What Has the Right Been Up to for the Past 25 Years?

Jerry Falwell, Pat
Robertson, and Ralph Reed

The rise of the Religious Right from political obscurity to the corridors of power is a testament to the movement’s fundraising prowess, strategic alliances, and relentless political organizing. The movement’s tactics have varied, and some of the faces at the front of the movement have changed over time, but the goal of bending American society and government to meet their religious and political vision has not. Here’s a super-shorthand look at the movement’s history.

Setting the Stage

Many politically and theologically conservative Christians were angered by Supreme Court decisions in the 1960’s and nationally publicized censorship campaigns in public schools in the 1970s, like that in Kanawha County, West Virginia, where a local textbook controversy escalated into a major struggle marked by jailings, bombings and strikes.

While some evangelical Christians had traditionally viewed politics as suspect, the presidential campaign of evangelical Christian Jimmy Carter generated a lot of enthusiasm. But many of those who were excited about Carter openly embracing his faith as a candidate became disenchanted by his policy positions. Those disagreements, including a major controversy over the 1979 White House Conference on Families further politicized the movement and spurred the rise of groups such as Jerry Falwell’s Moral Majority.

Alongside battles against "secular humanism" in public schools, the Moral Majority and its allies savored their first real taste of political power after the 1980 elections, when Ronald Reagan was elected and many liberal senators were swept out of office. The Reagan years saw the rise of several groups whose goal was to foster and grow "the revolution." Along with the Moral Majority, groups like Christian Voice, The Religious Roundtable, and many others pushed the Republican Party to conform to their views on civil rights, reproductive rights, and a host of other issues.

As the Moral Majority faded in the late 80s, a new group led by televangelist Pat Robertson — the Christian Coalition — rose to take its place.

The Rise of the Christian Coalition

After Pat Robertson’s failed 1988 presidential bid, he hired a young Republican political strategist name Ralph Reed to organize the "invisible army" of Robertson supporters into the Christian Coalition, called one of the most "politically adept membership organizations ever." Using executive director Ralph Reed’s tactics of "stealth" politics and slanted voter guides, they recruited and helped elect candidates to all levels of government. During the 1990s, the Christian Coalition went far toward achieving Robertson and Reed’s goal of taking effective working control of a major political party, moving the Republican Party far to the right. Reed led the Christian Coalition and other Religious Right groups into political alliances with right-wing organizations, extending the "pro-family" label beyond the issues of abortion and gay rights to right-wing tax policies and more.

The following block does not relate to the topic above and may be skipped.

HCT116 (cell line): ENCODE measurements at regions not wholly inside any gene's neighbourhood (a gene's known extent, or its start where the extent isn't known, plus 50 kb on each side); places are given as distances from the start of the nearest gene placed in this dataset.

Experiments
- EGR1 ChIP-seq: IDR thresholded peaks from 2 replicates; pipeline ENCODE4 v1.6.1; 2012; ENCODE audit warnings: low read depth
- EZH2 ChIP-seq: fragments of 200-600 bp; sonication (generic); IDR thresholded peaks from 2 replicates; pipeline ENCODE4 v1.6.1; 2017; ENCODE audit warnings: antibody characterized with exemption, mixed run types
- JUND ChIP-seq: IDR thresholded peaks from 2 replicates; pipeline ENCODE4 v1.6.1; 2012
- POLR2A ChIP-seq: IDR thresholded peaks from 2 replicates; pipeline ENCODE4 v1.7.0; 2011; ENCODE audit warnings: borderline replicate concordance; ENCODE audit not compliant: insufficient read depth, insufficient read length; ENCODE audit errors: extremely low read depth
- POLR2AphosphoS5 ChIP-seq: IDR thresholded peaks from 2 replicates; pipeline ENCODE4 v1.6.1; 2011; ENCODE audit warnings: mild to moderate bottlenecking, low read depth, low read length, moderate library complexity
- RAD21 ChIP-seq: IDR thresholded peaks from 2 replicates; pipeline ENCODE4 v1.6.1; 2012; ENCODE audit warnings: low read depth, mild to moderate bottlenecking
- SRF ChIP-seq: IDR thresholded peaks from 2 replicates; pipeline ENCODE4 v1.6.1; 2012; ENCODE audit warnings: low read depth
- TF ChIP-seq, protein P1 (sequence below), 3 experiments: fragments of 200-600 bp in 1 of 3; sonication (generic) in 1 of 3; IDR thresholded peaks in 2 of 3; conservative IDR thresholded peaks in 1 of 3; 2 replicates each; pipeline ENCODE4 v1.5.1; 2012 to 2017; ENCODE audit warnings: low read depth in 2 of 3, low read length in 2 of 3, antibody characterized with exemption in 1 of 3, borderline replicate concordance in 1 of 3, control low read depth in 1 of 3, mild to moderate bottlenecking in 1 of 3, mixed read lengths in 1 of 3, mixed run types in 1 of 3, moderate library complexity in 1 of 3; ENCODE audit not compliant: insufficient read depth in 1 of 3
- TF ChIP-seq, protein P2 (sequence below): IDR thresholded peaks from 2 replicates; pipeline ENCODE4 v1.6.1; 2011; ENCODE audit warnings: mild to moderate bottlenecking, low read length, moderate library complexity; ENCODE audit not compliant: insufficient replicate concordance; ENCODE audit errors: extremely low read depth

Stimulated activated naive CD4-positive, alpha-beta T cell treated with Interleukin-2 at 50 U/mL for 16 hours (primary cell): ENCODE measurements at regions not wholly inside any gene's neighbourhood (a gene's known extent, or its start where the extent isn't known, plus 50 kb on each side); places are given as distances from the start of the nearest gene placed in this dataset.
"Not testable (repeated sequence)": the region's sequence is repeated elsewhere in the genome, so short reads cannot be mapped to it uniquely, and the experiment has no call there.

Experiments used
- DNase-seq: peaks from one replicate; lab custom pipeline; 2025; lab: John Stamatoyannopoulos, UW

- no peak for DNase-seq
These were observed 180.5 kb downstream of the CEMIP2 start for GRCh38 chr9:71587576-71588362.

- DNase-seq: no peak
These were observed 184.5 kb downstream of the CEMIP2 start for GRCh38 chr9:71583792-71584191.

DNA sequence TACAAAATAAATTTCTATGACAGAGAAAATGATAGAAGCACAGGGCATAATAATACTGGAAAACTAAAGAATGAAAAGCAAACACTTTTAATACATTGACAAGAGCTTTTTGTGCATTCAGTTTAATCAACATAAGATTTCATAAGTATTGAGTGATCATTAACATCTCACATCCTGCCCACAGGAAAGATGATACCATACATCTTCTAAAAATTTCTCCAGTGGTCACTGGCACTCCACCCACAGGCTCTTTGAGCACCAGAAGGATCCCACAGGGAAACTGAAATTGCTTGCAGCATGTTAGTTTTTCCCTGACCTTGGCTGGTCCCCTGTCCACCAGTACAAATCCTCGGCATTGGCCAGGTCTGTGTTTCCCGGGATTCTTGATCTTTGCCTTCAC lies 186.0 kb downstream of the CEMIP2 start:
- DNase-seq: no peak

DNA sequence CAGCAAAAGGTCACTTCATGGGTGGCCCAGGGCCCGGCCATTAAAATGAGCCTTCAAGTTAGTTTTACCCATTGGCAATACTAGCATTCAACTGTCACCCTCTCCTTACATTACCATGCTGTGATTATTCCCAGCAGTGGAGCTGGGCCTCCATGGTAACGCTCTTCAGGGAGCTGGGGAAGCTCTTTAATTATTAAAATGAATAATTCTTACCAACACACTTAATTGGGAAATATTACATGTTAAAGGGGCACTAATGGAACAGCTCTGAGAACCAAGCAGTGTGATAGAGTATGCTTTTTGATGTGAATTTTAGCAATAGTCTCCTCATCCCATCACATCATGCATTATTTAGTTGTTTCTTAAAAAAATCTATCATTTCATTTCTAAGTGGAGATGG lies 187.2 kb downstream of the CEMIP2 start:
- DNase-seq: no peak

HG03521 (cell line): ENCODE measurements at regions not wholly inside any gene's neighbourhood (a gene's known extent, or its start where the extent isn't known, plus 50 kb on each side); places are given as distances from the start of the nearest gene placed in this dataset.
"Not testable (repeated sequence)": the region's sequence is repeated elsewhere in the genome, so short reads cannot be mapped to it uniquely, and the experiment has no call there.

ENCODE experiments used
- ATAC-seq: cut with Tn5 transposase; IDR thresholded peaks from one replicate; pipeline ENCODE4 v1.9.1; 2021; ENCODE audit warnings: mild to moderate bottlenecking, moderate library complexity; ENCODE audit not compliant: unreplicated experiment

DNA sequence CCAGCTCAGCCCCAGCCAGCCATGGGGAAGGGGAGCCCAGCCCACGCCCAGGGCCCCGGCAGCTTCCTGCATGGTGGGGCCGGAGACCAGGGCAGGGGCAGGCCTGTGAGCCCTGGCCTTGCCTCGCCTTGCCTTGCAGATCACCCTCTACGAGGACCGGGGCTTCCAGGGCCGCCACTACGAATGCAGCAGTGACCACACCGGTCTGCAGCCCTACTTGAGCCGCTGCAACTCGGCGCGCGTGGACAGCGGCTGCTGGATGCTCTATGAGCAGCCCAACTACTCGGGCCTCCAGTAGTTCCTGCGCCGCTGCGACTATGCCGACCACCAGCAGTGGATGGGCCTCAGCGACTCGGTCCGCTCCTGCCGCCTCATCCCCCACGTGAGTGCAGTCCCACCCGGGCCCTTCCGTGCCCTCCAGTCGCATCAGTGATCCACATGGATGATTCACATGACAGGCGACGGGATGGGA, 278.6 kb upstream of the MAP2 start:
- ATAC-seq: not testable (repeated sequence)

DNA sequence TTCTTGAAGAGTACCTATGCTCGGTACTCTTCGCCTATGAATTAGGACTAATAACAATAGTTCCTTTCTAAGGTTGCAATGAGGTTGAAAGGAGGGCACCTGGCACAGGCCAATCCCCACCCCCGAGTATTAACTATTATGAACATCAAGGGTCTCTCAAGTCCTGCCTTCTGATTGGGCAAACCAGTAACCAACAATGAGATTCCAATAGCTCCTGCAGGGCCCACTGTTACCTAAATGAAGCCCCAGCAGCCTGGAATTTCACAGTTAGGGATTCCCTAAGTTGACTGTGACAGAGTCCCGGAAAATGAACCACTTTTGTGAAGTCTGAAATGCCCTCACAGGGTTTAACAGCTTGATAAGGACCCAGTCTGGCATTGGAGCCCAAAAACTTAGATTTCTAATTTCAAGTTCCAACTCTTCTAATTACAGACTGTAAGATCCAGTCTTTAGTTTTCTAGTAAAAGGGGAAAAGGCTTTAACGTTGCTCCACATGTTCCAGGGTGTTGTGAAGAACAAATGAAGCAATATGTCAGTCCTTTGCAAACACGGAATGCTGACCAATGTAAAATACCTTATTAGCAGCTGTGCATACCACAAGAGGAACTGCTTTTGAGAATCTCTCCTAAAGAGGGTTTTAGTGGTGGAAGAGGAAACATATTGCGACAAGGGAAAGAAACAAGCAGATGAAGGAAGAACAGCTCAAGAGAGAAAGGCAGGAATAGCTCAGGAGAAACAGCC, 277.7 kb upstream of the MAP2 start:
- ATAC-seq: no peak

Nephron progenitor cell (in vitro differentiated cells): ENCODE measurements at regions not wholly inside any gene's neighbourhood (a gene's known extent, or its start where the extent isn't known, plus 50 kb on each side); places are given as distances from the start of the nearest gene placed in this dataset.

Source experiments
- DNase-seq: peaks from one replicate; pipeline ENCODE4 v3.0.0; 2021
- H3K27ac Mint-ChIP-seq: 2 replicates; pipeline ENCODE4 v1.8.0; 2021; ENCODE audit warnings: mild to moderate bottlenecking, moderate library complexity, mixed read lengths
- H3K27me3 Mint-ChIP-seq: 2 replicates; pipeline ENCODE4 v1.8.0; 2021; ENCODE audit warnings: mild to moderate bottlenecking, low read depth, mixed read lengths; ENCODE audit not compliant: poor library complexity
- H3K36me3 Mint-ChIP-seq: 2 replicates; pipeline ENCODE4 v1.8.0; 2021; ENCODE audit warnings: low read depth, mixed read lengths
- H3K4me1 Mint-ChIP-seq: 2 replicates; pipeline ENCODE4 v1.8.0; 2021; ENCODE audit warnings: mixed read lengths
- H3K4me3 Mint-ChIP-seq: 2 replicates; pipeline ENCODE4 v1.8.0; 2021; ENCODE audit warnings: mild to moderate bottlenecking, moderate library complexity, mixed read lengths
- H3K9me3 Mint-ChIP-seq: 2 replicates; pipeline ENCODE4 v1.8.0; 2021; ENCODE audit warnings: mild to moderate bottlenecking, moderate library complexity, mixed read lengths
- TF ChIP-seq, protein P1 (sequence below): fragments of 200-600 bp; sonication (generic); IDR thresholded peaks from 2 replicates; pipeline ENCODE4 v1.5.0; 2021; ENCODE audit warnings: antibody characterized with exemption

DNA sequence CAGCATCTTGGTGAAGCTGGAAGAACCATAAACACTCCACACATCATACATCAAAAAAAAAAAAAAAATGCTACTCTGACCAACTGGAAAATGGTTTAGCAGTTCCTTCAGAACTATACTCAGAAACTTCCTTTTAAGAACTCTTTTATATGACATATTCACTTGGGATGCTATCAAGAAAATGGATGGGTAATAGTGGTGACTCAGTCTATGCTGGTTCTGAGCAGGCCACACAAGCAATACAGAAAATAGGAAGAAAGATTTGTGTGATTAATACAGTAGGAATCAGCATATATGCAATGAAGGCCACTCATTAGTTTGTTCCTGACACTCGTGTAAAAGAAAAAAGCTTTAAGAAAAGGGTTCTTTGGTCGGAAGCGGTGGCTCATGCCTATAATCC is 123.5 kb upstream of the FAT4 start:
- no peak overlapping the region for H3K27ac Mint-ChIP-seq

Where They Are Now

Religious Right groups’ lobbying muscle and political threats helped ensure Senate confirmation of two Supreme Court justices, Chief Justice John Roberts and Associate Justice Samuel Alito.

While Robertson’s once mighty Christian Coalition is a shadow of its former self, beset by creditors and fading fast, other leaders and organizations have filled the void. James Dobson, who heads the multimillion-dollar Focus on the Family media empire, has worked hard to make himself a power broker for Republican candidates running for national office. And newer leaders like Ohio’s Pastor Rod Parsley have established their own think tanks (Parsley’s Center for Moral Clarity for example) and networks of "Patriot Pastors." Parsley’s political organizing may have tipped Ohio toward George W. Bush in 2004, and he’s now turned his energies to electing Religious Right extremist Ken Blackwell as Ohio governor.

The 2004 reelection of George W. Bush was made possible in part by large numbers of ultraconservative voters who were drawn to the polls by anti-gay campaigns to "protect marriage." State constitutional amendments on marriage and other legal protections for gay and lesbian couples and their families are the latest tactic in the long history of the Religious Right’s demonization of gays to raise money and energize their base.

Religious Right leaders and their GOP political allies are using both anti-gay campaigns and the Bush administration’s so-called "faith-based initiative" to try to build political alliances with conservative African American and Hispanic leaders and try to peel politically significant segments of African American and Hispanic voters away from their progressive allies.

Where They Go From Here

Though some of the Right’s efforts have stalled, and poll numbers indicate that Democrats are poised to take back seats in the House and the Senate, it would be a mistake to think that the Religious Right’s influence is ended. The movement’s leaders and activists are a major part of the Party’s political base and are continuing to demand action on their issues in return for political support and turnout.

The importance of these activists in the GOP primaries is indicated by the efforts of top GOP contenders for the 2008 presidential nomination to curry favor with Religious Right leaders. Dobson and his allies can be counted on to mobilize support for politicians who will back their ongoing efforts to dismantle separation of church and state, undermine public education, make criminals out of gay men and lesbians, outlaw abortion, and pack the federal judiciary with ideologues who will undermine all Americans’ rights and legal protections.

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